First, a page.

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--- M A R T I N   O T T


My father taught me to fire a gun
on my grandfatherís gold mine - north
of Manley, Alaska, the first time Iíd seen
him in twelve years. We carried rifles 

for bears, for the mistrust of strangers migrating iceward from the States. I was accepted by the miners, the great- grandson of a sourdough, already expert in the yawning chasm between people and land. My father fondled a revolver like a man used to having his best friend within armís reach. At daybreak,

we mounded mud with dozers and blasted it down a sluice with freezing river water, gold flakes catching in wooden slots like the unformed words we swallowed.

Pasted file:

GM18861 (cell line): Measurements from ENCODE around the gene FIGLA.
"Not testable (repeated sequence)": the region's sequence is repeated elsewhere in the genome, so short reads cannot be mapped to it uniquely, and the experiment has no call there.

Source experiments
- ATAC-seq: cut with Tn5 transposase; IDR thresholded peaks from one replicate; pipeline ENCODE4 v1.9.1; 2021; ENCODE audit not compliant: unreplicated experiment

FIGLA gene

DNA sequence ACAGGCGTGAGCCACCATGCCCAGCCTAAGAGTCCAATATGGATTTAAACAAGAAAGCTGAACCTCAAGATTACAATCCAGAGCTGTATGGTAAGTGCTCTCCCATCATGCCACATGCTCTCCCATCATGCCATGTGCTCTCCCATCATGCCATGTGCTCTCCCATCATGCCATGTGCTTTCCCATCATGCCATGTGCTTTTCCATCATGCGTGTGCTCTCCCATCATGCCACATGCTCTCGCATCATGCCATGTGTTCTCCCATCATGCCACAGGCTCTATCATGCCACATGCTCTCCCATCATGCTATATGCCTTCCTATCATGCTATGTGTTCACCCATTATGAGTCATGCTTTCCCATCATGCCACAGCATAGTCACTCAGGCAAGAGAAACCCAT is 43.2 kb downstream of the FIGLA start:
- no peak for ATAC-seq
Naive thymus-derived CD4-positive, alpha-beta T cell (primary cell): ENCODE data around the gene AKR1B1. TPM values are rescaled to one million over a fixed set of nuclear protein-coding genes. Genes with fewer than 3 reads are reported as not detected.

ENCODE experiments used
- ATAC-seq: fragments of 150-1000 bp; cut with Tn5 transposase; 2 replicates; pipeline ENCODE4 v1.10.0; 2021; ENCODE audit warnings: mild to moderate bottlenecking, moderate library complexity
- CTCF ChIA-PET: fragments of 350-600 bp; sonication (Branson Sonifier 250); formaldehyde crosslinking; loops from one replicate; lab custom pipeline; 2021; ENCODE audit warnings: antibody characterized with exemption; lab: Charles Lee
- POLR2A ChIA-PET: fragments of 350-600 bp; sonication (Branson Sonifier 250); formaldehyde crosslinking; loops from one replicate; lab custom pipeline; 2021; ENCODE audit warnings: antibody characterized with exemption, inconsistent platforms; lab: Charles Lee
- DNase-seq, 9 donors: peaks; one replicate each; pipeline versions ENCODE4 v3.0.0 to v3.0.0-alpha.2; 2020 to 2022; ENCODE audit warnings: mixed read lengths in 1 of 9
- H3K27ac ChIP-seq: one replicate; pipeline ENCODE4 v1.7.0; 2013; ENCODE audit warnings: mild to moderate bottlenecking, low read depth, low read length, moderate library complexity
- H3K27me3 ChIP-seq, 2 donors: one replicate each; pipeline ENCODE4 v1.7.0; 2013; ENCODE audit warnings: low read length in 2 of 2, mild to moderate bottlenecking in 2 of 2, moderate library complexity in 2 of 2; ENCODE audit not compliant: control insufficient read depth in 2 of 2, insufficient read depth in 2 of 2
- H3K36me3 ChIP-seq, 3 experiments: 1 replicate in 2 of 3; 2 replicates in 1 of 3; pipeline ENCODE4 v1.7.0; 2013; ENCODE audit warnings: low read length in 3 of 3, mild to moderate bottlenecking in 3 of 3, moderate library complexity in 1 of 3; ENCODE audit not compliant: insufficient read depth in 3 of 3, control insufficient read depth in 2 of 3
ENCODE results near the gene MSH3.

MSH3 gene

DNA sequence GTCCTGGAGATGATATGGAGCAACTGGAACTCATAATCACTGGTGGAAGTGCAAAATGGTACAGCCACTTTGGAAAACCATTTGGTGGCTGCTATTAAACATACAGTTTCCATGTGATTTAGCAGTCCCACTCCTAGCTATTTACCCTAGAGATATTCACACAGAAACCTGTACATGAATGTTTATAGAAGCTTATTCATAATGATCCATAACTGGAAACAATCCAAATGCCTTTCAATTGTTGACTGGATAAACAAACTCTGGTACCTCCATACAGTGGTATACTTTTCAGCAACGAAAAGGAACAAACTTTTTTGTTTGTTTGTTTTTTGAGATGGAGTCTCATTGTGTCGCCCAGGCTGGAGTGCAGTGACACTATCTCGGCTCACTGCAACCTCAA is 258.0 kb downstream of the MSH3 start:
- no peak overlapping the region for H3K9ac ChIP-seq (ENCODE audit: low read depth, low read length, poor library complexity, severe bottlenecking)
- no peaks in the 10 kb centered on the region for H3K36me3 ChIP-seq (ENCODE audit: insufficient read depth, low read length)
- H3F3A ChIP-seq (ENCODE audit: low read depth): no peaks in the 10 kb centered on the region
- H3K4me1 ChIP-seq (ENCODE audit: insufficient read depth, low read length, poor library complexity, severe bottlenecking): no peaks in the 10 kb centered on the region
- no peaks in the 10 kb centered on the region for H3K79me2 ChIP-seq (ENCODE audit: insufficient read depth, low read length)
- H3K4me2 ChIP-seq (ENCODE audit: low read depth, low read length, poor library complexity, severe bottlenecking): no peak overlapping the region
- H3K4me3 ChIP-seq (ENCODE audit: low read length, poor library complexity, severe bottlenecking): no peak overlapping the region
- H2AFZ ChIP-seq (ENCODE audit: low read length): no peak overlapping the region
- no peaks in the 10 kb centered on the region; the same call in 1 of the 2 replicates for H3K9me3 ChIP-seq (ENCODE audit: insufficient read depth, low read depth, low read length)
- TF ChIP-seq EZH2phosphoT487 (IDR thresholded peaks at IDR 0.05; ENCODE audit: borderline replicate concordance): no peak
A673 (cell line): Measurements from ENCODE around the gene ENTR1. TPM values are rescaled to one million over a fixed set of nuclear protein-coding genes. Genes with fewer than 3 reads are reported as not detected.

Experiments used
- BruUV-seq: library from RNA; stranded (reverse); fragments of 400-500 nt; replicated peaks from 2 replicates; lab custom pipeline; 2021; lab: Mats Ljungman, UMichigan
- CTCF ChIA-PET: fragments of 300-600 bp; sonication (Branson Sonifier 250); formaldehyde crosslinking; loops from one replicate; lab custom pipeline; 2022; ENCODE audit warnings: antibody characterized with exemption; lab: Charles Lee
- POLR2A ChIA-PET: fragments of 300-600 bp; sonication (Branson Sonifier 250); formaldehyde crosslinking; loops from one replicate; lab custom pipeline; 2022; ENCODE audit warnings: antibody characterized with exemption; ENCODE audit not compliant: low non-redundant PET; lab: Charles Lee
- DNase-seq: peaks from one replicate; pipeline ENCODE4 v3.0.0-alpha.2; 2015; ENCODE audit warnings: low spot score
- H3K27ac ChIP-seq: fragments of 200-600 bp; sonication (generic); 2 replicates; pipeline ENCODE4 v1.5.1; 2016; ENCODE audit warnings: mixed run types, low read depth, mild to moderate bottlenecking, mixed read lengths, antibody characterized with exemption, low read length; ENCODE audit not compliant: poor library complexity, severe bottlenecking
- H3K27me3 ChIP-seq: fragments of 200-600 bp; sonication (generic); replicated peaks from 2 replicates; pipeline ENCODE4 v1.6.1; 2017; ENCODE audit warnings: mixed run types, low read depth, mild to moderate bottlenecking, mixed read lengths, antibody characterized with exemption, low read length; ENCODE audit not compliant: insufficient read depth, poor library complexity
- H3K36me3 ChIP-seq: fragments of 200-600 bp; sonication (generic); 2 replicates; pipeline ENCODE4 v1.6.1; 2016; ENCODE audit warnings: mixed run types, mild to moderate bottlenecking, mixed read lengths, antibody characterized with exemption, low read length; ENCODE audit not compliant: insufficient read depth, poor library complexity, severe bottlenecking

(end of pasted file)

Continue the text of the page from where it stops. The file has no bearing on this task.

My father was exotic on that northern slope, as pungent and dark as blackberry wine passing between loversí lips, the bottomless sky we feel when we wake to ourselves.

At night, we gulped whiskey and slapped mosquitoes, listening to grandpa rant about the war that would one day engulf us all, the sun refusing to die above the glaciers.

At dawn, we woke to a bear cub pawing through the trash. Even I was not afraid. My father unholstered his pistol and handed it to me. I saw he wanted this connection

of death. Time was...just time. We were separated by a distance no bullet to flesh could span. I missed the shot on purpose, the cub scampering into the underbrush.

My father stared at me in bewilderment, then a glint of fear. We took the day off from mining and drove dirt bikes into town, where he introduced me as his son, the killer.

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